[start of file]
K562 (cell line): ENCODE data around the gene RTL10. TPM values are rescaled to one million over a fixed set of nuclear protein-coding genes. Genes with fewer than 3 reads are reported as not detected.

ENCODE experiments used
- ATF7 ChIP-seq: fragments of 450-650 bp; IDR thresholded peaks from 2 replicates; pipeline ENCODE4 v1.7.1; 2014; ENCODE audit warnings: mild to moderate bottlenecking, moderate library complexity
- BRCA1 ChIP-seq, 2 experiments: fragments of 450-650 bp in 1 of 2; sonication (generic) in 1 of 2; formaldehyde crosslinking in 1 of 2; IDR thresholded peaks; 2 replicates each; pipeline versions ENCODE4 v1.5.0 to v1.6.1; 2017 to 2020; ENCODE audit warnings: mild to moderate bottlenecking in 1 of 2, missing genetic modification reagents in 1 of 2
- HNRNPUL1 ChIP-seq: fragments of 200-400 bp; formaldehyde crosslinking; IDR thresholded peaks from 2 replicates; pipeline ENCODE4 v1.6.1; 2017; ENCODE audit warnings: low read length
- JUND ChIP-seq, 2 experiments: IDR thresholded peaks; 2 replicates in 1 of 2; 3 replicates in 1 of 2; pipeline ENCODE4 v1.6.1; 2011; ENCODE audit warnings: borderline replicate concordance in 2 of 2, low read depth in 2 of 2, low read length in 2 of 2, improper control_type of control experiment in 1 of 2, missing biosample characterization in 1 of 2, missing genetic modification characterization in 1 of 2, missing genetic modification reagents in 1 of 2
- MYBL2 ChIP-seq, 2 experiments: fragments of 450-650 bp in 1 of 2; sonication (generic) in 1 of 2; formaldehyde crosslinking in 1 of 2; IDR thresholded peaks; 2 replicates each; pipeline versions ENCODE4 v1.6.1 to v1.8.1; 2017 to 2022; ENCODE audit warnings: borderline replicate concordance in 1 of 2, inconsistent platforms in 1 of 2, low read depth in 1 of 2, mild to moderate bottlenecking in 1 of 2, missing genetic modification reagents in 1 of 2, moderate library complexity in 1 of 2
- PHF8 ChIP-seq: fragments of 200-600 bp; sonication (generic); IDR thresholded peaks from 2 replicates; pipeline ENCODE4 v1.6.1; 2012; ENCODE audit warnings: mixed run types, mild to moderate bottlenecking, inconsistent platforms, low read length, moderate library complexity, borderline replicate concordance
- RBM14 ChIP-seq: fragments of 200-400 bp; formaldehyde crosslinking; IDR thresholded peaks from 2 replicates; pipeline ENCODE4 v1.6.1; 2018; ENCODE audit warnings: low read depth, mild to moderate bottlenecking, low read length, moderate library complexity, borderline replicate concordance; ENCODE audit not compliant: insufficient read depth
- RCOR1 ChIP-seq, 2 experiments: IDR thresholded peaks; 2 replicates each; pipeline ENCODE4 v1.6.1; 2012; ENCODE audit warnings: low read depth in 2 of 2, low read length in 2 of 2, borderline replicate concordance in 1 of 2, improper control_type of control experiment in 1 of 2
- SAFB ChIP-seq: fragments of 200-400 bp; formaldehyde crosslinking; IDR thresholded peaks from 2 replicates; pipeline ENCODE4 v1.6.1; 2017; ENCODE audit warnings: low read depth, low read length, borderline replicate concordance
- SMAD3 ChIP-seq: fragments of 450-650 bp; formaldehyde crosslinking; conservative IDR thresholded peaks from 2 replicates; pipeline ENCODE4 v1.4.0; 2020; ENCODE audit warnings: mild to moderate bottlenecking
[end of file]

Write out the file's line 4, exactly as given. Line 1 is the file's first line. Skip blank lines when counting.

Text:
- BRCA1 ChIP-seq, 2 experiments: fragments of 450-650 bp in 1 of 2; sonication (generic) in 1 of 2; formaldehyde crosslinking in 1 of 2; IDR thresholded peaks; 2 replicates each; pipeline versions ENCODE4 v1.5.0 to v1.6.1; 2017 to 2020; ENCODE audit warnings: mild to moderate bottlenecking in 1 of 2, missing genetic modification reagents in 1 of 2